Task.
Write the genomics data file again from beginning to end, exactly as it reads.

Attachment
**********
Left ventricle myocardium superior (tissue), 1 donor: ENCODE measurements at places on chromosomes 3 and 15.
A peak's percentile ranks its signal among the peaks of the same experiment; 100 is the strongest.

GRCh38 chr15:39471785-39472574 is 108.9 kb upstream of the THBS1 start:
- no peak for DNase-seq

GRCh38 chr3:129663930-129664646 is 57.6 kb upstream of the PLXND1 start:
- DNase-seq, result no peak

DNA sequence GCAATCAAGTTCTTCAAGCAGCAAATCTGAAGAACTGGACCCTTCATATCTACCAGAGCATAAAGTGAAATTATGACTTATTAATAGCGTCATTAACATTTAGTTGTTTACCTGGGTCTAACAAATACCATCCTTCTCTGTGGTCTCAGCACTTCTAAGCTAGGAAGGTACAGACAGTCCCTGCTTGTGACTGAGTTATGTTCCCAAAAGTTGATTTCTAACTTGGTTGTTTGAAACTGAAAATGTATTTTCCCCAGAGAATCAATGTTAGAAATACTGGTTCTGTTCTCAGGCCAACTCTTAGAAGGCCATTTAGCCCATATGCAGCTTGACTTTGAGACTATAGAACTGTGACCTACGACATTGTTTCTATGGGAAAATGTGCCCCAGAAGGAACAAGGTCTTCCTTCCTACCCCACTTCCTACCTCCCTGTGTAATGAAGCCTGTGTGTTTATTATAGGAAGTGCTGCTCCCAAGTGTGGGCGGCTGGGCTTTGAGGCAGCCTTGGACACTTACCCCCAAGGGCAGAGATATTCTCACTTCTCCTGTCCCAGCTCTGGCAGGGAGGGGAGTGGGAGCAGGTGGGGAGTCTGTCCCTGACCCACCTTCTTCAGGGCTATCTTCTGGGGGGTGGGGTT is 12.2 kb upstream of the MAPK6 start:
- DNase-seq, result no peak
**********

Left ventricle myocardium superior (tissue), 1 donor: ENCODE measurements at places on chromosomes 3 and 15.
A peak's percentile ranks its signal among the peaks of the same experiment; 100 is the strongest.

GRCh38 chr15:39471785-39472574 is 108.9 kb upstream of the THBS1 start:
- no peak for DNase-seq

GRCh38 chr3:129663930-129664646 is 57.6 kb upstream of the PLXND1 start:
- DNase-seq, result no peak

DNA sequence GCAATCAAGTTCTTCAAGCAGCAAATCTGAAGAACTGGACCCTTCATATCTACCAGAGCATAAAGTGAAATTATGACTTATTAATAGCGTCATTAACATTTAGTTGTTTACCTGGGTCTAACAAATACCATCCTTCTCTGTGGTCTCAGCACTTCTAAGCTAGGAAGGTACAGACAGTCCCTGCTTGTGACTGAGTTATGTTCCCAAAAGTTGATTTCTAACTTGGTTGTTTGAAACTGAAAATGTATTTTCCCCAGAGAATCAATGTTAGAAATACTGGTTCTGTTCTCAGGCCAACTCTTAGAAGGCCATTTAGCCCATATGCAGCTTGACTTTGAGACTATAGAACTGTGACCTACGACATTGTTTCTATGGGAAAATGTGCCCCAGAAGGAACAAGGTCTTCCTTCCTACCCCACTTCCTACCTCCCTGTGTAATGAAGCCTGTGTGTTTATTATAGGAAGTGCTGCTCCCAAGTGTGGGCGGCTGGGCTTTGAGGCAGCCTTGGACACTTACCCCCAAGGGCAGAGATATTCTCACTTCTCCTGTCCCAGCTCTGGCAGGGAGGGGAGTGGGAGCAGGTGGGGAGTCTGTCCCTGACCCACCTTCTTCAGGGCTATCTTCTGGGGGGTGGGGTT is 12.2 kb upstream of the MAPK6 start:
- DNase-seq, result no peak